We recently launched Sales Pipeline Academy to help you improve your sales (pipeline) skills. We've received several good follow-up questions, here's one from our customer George:
“Many companies drive number of visits by their sales people. But this can drive the wrong behavior - lots of random meetings. Don't get me wrong - it's important to be in front of the customer. But it needs to be in front of the RIGHT customer -- one that has a good fit with the product. /…/
What do you encourage companies’ management to monitor to prevent this trap of making sales people busy on the wrong kinds of visits?"
This is a great question (boy do we love good questions, so keep ‘em coming!) and this inspired me to reply in the form of a blog post. First and foremost, you'd need to convince the company management to get rid of the EITHER OR mindset.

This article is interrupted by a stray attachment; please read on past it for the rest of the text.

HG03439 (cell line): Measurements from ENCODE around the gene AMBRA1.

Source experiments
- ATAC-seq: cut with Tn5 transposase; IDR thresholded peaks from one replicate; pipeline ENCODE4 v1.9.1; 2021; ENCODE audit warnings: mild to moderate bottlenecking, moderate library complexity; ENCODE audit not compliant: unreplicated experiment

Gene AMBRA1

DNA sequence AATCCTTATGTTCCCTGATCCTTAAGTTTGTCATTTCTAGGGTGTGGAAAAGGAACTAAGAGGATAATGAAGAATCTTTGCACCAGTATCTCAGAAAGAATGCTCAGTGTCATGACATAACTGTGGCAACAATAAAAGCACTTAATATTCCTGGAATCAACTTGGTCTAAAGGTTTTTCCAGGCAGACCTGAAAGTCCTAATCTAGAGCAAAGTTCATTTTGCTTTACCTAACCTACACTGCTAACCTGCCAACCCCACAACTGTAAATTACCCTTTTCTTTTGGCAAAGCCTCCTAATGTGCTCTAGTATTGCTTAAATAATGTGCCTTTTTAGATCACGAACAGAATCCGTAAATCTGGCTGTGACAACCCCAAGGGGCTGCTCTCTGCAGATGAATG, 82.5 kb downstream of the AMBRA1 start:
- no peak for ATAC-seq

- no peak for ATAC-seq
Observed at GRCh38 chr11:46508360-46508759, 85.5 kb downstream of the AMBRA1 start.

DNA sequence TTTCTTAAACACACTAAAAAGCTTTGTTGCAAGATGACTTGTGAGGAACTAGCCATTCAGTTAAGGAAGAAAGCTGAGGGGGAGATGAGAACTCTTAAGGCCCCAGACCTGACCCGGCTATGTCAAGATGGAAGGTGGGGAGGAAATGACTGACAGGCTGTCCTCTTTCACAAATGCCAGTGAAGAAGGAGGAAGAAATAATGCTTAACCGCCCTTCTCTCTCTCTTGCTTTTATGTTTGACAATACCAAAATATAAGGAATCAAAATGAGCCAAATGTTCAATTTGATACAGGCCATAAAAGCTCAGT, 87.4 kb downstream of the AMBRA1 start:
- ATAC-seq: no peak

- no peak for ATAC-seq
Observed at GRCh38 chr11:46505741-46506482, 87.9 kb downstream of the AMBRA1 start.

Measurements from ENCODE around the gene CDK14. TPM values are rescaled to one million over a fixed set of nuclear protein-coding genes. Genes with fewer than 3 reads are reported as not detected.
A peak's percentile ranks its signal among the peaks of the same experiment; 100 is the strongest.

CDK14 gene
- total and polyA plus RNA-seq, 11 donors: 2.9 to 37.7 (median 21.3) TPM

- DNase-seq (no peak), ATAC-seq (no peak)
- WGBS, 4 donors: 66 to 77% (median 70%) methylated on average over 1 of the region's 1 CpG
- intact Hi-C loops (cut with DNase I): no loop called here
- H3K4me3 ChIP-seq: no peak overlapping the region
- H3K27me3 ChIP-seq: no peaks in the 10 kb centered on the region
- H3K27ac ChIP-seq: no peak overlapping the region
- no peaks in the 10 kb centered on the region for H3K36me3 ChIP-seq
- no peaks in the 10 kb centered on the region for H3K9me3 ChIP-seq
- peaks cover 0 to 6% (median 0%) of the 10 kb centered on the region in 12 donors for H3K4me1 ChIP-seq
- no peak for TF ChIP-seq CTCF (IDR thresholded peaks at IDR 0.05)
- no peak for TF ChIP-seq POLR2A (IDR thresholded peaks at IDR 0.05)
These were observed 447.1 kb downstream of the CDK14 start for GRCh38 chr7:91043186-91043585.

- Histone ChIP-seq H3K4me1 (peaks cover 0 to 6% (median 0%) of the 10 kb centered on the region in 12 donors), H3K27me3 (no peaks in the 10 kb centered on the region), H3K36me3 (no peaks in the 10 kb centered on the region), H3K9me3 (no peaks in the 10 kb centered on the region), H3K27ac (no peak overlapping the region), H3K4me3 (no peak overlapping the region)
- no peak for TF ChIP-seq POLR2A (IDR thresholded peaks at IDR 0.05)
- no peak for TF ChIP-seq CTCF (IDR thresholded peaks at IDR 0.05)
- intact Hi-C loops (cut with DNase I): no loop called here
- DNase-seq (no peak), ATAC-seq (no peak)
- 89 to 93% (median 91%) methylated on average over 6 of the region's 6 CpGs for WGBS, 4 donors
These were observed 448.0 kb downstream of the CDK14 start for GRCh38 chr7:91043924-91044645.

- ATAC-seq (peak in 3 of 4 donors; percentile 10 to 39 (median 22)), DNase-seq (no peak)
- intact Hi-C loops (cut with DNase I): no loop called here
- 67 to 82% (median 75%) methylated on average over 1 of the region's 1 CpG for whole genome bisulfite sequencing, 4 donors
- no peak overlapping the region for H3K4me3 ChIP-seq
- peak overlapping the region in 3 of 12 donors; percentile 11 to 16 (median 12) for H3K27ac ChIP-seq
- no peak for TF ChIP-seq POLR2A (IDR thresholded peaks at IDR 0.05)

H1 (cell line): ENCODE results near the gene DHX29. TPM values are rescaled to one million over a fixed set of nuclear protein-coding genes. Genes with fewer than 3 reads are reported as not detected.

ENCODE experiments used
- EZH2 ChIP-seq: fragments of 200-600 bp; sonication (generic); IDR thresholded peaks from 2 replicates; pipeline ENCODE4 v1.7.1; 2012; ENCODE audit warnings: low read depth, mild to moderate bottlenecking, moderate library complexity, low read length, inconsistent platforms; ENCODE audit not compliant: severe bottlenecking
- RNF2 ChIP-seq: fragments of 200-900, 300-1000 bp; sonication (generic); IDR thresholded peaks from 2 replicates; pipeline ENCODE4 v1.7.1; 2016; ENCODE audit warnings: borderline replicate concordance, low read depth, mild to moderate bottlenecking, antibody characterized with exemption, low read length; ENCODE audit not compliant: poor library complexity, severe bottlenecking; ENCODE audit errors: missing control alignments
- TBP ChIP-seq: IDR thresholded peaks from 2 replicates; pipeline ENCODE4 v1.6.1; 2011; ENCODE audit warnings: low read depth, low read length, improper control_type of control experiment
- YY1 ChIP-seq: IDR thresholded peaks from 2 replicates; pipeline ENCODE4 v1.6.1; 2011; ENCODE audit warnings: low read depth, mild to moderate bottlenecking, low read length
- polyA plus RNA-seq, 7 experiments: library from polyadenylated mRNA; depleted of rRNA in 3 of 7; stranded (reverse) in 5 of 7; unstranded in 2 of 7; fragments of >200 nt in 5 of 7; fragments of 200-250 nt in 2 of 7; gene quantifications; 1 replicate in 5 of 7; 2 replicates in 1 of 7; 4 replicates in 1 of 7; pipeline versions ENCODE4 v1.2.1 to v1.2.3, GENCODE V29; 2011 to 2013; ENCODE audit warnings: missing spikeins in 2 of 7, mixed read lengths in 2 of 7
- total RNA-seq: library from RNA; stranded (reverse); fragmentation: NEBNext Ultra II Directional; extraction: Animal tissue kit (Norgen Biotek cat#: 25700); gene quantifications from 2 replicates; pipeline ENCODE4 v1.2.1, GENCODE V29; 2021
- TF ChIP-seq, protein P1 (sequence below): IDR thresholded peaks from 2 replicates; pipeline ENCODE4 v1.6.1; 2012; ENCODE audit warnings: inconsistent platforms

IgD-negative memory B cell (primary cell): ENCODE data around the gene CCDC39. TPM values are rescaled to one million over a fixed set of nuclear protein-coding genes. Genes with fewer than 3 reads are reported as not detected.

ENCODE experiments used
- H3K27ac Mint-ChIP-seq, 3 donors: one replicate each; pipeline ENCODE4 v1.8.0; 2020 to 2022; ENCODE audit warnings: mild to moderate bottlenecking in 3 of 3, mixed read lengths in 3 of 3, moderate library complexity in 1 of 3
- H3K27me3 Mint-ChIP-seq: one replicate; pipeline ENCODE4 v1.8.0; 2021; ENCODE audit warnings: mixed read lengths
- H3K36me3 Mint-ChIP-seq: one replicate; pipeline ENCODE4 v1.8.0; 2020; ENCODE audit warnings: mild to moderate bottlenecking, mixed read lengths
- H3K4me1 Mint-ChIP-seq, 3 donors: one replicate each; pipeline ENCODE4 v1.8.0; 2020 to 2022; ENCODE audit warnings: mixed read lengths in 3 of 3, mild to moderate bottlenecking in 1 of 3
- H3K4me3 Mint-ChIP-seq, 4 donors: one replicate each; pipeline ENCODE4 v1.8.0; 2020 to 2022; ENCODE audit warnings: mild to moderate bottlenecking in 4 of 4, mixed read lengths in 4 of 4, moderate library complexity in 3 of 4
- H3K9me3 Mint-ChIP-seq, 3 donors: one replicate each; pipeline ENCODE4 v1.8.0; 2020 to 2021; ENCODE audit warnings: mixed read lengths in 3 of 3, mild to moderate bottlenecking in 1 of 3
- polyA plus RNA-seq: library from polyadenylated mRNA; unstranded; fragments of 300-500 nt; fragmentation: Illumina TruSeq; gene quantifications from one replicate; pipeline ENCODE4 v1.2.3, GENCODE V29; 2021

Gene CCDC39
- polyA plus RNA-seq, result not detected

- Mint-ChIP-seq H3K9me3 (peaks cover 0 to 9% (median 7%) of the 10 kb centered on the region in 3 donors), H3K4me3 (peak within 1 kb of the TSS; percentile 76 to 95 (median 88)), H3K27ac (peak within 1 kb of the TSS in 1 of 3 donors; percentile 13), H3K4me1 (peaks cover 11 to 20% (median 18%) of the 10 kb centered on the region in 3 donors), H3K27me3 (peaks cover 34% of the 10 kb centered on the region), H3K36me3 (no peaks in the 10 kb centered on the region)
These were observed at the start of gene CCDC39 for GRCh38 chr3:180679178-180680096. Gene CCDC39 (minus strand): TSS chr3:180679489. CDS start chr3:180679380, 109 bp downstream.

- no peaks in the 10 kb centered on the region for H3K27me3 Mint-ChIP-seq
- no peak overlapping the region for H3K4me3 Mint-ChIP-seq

The key principle is that you should only be having meetings with qualified clients. If a salesperson is spending time seeing unqualified clients then he’s made a mistake in an earlier stage. Not qualifying or not doing it well enough can indeed lead to the wrong kind of behavior. However, you CAN measure qualification success. And what you can measure, you can control.
I'd suggest three things to address this issue:
- Monitor stage-to-stage conversion -- in this part of your sales pipeline analysis, take your top sales agent and see how many leads he/she qualifies from stage to stage.
- You can set this conversion rate as a benchmark for the rest of company. If the standard sets out a 50% stage-to-stage conversion, but one agent takes it up to 75% without closing more deals in the end, then it’s clear he’s bringing along too many unqualified leads.
- Last but not least, keep in mind when you're setting benchmarks for conversion (or anything else) that you need to sell and explain them to the team. The implementation of the benchmark cannot be successful if you bluntly impose it upon people.
Having an effective lead management system in place will free up your salespeople to dedicate their valuable time on more important parts of the sale.